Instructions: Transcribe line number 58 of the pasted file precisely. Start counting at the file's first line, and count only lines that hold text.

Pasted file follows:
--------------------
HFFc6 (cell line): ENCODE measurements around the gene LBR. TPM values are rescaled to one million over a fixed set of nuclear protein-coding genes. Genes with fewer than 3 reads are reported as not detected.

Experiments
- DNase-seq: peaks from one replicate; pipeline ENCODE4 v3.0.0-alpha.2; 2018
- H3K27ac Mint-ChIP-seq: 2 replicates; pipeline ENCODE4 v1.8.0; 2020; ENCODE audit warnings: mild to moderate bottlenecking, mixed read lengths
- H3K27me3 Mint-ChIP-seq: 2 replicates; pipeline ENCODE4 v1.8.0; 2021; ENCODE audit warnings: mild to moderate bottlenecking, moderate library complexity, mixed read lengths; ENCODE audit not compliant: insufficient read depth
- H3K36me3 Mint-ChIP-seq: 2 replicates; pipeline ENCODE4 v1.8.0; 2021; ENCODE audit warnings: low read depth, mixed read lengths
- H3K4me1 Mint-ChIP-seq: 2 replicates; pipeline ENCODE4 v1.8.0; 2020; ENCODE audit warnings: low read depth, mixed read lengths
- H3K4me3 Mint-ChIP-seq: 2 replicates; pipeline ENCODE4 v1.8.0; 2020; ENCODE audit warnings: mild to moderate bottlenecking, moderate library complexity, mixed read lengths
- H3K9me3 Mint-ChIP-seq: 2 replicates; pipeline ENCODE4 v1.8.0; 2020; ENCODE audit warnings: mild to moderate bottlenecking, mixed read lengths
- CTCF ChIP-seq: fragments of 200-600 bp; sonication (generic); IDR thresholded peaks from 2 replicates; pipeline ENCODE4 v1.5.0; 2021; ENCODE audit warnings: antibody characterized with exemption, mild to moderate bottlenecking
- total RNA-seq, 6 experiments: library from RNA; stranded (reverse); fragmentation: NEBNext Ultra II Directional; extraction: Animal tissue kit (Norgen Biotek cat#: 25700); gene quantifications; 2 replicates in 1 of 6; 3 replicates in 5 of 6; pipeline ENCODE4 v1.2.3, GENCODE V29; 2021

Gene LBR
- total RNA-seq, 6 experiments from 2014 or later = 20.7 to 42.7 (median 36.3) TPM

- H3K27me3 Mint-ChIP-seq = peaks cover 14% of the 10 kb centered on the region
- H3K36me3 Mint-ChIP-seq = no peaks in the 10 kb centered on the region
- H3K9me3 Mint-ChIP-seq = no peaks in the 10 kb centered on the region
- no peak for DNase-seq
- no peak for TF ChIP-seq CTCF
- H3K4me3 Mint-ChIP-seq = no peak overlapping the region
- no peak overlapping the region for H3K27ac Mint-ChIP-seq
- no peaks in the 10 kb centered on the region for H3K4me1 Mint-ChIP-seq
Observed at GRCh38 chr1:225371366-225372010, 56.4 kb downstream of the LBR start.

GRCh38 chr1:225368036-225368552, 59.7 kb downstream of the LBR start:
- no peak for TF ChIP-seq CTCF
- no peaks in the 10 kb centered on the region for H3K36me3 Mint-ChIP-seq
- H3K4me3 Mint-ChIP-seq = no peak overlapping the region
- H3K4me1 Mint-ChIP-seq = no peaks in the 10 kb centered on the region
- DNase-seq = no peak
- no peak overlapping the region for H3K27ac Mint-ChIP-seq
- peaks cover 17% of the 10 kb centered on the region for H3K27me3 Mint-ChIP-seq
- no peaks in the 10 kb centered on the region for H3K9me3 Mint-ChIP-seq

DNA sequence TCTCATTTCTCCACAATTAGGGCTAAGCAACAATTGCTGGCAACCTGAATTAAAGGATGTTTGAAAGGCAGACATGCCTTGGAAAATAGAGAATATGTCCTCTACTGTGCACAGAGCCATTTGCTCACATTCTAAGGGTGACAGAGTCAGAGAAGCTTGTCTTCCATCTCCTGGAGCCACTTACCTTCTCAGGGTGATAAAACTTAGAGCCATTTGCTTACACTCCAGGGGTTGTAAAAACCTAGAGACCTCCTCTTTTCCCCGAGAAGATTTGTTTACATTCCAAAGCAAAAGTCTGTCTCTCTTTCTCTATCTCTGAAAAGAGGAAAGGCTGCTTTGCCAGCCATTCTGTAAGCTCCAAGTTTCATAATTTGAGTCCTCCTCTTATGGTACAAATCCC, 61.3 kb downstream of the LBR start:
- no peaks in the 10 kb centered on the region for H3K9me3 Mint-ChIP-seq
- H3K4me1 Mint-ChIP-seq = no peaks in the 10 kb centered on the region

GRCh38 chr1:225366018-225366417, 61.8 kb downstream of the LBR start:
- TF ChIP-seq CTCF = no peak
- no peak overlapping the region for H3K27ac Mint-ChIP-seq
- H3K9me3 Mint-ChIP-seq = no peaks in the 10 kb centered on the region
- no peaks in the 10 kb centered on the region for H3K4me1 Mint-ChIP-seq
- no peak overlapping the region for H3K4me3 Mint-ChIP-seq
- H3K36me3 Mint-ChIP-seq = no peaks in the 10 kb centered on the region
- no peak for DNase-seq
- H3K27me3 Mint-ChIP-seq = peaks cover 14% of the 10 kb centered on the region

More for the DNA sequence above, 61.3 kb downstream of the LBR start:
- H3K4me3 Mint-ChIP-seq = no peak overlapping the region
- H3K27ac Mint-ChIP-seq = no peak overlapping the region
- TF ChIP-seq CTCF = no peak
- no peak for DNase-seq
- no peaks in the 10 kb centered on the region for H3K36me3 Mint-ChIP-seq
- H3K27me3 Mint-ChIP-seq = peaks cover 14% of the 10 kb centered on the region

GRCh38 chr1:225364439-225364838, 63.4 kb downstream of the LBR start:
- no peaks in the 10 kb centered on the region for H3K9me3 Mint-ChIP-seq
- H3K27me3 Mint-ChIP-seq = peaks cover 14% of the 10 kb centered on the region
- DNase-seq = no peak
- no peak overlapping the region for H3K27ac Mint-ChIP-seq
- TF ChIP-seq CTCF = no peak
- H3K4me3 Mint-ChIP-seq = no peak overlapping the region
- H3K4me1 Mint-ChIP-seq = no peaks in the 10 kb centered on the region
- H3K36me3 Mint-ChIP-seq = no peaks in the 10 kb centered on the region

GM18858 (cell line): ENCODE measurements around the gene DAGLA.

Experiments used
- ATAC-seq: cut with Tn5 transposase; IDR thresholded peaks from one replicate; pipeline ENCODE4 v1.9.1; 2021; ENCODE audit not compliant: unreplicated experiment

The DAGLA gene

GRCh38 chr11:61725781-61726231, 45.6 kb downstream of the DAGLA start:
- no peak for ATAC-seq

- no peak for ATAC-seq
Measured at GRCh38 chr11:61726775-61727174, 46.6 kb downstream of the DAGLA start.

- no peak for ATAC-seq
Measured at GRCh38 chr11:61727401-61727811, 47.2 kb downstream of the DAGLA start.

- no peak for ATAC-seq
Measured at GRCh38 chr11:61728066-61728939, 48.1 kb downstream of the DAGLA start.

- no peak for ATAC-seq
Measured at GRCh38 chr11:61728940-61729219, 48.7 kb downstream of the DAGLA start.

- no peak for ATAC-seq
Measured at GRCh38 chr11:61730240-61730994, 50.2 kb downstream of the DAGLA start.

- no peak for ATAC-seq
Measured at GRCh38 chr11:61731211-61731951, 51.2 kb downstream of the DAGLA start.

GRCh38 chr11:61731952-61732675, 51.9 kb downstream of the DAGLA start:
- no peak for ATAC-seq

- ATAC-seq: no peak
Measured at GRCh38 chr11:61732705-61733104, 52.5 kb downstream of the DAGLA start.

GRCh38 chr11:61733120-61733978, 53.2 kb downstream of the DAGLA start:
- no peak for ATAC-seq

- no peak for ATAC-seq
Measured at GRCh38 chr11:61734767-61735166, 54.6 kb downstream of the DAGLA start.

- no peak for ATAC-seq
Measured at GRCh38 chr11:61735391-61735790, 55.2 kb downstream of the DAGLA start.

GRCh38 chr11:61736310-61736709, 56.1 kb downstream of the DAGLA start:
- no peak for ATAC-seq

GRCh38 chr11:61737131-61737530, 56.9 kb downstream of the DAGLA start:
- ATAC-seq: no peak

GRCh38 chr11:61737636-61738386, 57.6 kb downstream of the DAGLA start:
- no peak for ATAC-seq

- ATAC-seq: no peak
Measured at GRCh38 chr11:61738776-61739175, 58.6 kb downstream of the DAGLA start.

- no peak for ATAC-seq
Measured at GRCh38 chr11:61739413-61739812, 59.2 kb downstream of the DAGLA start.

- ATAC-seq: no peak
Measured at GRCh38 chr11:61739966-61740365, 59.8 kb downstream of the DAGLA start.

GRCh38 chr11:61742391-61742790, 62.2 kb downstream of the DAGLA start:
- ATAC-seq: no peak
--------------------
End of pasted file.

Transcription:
- H3K4me1 Mint-ChIP-seq = no peaks in the 10 kb centered on the region